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Irritable Bowel Syndrome

Also indexed as:IBS, Mucous Colitis, Spastic Colon, Premenstrual IBS
IBS—not your typical tummy ache. Symptoms may include abdominal bloating and soreness, wind, alternating diarrhoea and constipation, backaches, and fatigue. According to research or other evidence, the following self-care steps may be helpful.
Irritable Bowel Syndrome: Main Image
IBS—not your typical tummy ache. Symptoms may include abdominal bloating and soreness, wind, alternating diarrhoea and constipation, backaches, and fatigue. According to research or other evidence, the following self-care steps may be helpful.
  • Try loperamide (Imodium AD) to treat diarrhoea

  • Find the right fibre

    Try different fibre sources, including high-fibre foods such as linseed, rye, brown rice, porridge, barley, and vegetables, as well as bulk-forming laxatives like psyllium husk and methylcellulose, to find the right balance of regularity without episodes of diarrhoea

  • Avoid problem foods

    Experiment with limiting dairy products and beans, as well as foods containing caffeine, fructose, or sorbitol, to see which restrictions may help reduce your symptoms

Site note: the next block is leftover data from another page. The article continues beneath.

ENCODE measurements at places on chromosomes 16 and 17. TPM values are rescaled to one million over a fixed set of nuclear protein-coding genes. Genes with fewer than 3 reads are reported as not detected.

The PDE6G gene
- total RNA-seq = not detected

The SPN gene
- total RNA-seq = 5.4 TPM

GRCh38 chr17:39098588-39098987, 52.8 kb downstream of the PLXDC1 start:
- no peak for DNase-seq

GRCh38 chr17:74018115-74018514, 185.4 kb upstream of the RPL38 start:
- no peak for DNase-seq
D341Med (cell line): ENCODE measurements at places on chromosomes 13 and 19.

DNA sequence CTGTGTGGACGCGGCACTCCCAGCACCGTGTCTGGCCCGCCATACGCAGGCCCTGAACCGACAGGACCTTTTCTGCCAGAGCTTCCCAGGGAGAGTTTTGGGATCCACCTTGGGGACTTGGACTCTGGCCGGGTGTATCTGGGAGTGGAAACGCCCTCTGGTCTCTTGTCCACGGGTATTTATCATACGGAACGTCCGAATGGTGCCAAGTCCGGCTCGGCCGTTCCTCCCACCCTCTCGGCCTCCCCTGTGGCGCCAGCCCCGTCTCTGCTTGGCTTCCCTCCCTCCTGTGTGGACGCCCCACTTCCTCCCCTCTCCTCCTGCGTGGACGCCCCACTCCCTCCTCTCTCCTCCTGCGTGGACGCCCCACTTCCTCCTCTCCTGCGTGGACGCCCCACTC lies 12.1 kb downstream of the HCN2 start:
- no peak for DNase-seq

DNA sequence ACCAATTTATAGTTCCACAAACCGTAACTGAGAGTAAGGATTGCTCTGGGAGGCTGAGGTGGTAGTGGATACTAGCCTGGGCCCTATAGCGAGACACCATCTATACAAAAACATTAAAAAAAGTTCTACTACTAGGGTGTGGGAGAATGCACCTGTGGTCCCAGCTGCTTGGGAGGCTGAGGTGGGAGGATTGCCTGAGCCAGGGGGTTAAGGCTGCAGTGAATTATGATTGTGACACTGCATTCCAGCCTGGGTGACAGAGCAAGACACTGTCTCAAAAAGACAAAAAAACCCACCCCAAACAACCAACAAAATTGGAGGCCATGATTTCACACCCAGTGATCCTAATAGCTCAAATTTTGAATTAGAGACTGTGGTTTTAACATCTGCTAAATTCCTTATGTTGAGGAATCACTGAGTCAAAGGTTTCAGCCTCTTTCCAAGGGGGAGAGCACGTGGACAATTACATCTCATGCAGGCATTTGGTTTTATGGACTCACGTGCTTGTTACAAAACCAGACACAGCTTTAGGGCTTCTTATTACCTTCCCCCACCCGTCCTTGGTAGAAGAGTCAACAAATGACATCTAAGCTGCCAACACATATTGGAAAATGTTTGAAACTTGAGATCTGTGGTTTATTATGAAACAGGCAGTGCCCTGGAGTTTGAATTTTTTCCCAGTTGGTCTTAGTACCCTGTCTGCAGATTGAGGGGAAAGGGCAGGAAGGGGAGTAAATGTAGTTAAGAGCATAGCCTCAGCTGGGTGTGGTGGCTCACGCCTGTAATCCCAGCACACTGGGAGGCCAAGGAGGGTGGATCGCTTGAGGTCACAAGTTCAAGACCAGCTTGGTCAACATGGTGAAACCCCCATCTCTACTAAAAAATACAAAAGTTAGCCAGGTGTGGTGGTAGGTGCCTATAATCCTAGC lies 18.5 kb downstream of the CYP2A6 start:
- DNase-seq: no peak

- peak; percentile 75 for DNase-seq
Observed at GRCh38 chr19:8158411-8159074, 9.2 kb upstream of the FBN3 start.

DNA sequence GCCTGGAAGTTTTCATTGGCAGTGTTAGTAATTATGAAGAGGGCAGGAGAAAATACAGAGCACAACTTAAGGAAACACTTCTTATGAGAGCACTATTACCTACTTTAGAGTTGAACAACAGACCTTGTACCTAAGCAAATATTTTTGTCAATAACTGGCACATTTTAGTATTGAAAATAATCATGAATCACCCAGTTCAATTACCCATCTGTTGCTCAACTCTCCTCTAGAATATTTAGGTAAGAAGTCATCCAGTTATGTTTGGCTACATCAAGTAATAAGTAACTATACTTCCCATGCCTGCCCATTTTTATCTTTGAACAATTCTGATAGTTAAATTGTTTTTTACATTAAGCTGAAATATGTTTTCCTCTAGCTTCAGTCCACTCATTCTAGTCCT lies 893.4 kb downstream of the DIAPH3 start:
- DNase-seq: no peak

• Try peppermint and caraway oils

    Taking a coated herbal supplement providing 0.2 to 0.4 ml of peppermint oil, preferably combined with 50 mg of caraway oil, three times a day may reduce wind production, ease intestinal cramping, and soothe the intestinal tract

  • Explore food sensitivities

    Work with a specialist to identify other foods that aggravate your condition

  • Commonly prescribed medicines include tegaserod (Zelnorm) to treat IBS related constipation, hyosciamine (Levsin, Levbid, NuLev) to relieve intestinal cramping, and diphenoxylate/atropine (Lomotil) to treat diarrhoea

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The information presented in Aisle7 is for informational purposes only. It is based on scientific studies (human, animal, or in vitro), clinical experience, or traditional usage as cited in each article. The results reported may not necessarily occur in all individuals. Self-treatment is not recommended for life-threatening conditions that require medical treatment under a doctor's care. For many of the conditions discussed, treatment with prescription or over the counter medication is also available. Consult your doctor, practitioner, and/or pharmacist for any health problem and before using any supplements or before making any changes in prescribed medications. Information expires June 2015.


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